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The student news site of Marquette University

Marquette Wire

The student news site of Marquette University

Marquette Wire

Supreme Court retirement opens up position for new justice

Photo+outside+of+Milwaukee+County+Court+House
Photo outside of Milwaukee County Court House

Supreme Court Justice Stephen Breyer’s job is interpreting the laws round the clock.  Having worked as a Supreme Court Justice for more than 27 years and as a federal judge for over 40 years, his retirement is understood and respected by his peers.

Nominated by former president Bill Clinton, Breyer served on the Supreme Court since Aug. 1994. His experience working outside of the the judicial branch made him a well rounded justice Paul Nolette, associate professor of political science, said.

In the middle of the 20th century, nominees didn’t just work as judges in the courts, many had their own private practice or worked alongside politicians. Before being appointed to the Supreme Court, Breyer worked with then Senator Ted Kennedy of Massachusetts who served for 46 years.

“I think it’s good to have a wider range of experiences on the Court and that is something that we will be losing with Stephen Breyer. He was never elected into any position but he did work in Congress and understood the legislative process quite well,” Nolette said.

Breyer was one of three labeled liberals on the Court, with a conservative majority of 6-3. But with a Democratic president and Senate, it is expected that they will appoint someone with similar political standpoints.

“Biden’s nominee cannot change the majority ruling of the Court,” Charles Franklin, law professor at Marquette, said. “But it’s not always purely ideological split and a substantial number of cases are decided 9-0 or 8-1. But on the hot button questions we are much more likely to see a 6-3 or a 5-4 with the liberals in the minority.”

President Joe Biden said that he was going to appoint a Black female justice, which would be a first for the Supreme Court. Nominating someone of a specific background is not unprecedented, while campaigning former President Ronald Reagan said he would appoint the first woman to the Supreme Court which was later confirmed to be Sandra Day O’Connor.

“There is a substantial number of people in the country who are well qualified to serve on the Supreme Court. Every president making nominations considers a variety of factors and among that set of people that can be confirmed, are strong and well qualified candidates,” Franklin said.

There has been a shortlist of nominees brought up, all with their own background and judgments. Names such as J. Michelle Childs, serving in the district courts of South Carolina and civil rights attorney, Sherrilyn Ifill have been some of the names brought up.

“I think there are a ton of qualified Black women to do the job. My only concern is that being Black doesn’t necessarily translate into the best interest for the Black community or the community he [Biden] is trying to represent … I would assume that Biden’s Supreme Court picks would be similar politics [left leaning],” Kennedy Furnace, a first-year law student, said.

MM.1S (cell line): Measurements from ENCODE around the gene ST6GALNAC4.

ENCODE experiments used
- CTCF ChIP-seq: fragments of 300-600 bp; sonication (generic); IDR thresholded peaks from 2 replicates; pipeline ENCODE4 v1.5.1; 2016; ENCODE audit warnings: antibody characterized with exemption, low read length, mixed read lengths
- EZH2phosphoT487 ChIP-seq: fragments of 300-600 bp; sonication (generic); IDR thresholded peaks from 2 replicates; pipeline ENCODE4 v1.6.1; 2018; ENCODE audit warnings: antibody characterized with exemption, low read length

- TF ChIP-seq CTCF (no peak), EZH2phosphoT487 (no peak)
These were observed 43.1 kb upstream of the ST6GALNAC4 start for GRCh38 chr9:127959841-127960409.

The nomination is expected to pass in Senate, but with Democratic Senator Ben Ray Luján of New Mexico recovering from a recent stroke and an upcoming midterm election in November, Democrats will have to make sure they move , Nolette said.

“Nothing is easy in a 50-50 senate, however I would expect that Democrats will move quickly with this nomination and confirmation process. I’ve heard no indication from any Democrats that they would oppose a Biden nominee, now we will have to see who it is and how the process goes but by and large I think democrats will be united behind Biden’s pick,” Nolette said.

Franklin is the director of the Marquette Law School Poll and has an ongoing survey asking 1,000 Americans their opinions of the Supreme Court. The most recent survey conducted over Jan. of this year and when asked about the recent ruling of the vaccine mandate 61% favored requiring vaccines for health care workers.

When asked the motivations of the justices at the beginning of the survey, 58% believed that the Court’s decisions were based in law. If asked at the end of the survey 45% of those surveyed thought their decisions were based on the law.

“I would not expect the Court to persuade the people with the wisdom of their decision. But when the Court decides in the direction of the majority opinion, it’s likely to reinforce the opinion to some extent,” Franklin said.

This increased politicization of the Supreme Court has left some disappointed with the way things are run in the federal government.

“Right now I feel like we live in a country that cares more about political wins than actually doing things for the country, I find that on both sides,” Furnace said. “Checks and balances are there for a reason but it’s gone to the next level.”

But there was once a time in the Senate when both sides worked together in confirming a Supreme Court justice. Former president Barack Obama’s nominee, Elena Kagan passed with a 63-37 ruling and Stephen Breyer was confirmed into the position with a 87-9 Senate ruling.

this story was written by Connor Baldwin. He can be reached at [email protected]

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About the Contributor
Connor Baldwin, MUR Audio News Producer
Connor Baldwin is a junior from Penacook, New Hampshire studying digital media and the MUR audio news producer for the 2023-2024 school year. In addition to his role on radio, Connor serves as a reporter for the projects desk. In his free time, Connor enjoys hiking. This year, he is looking forward to writing meaningful stories for the Wire.

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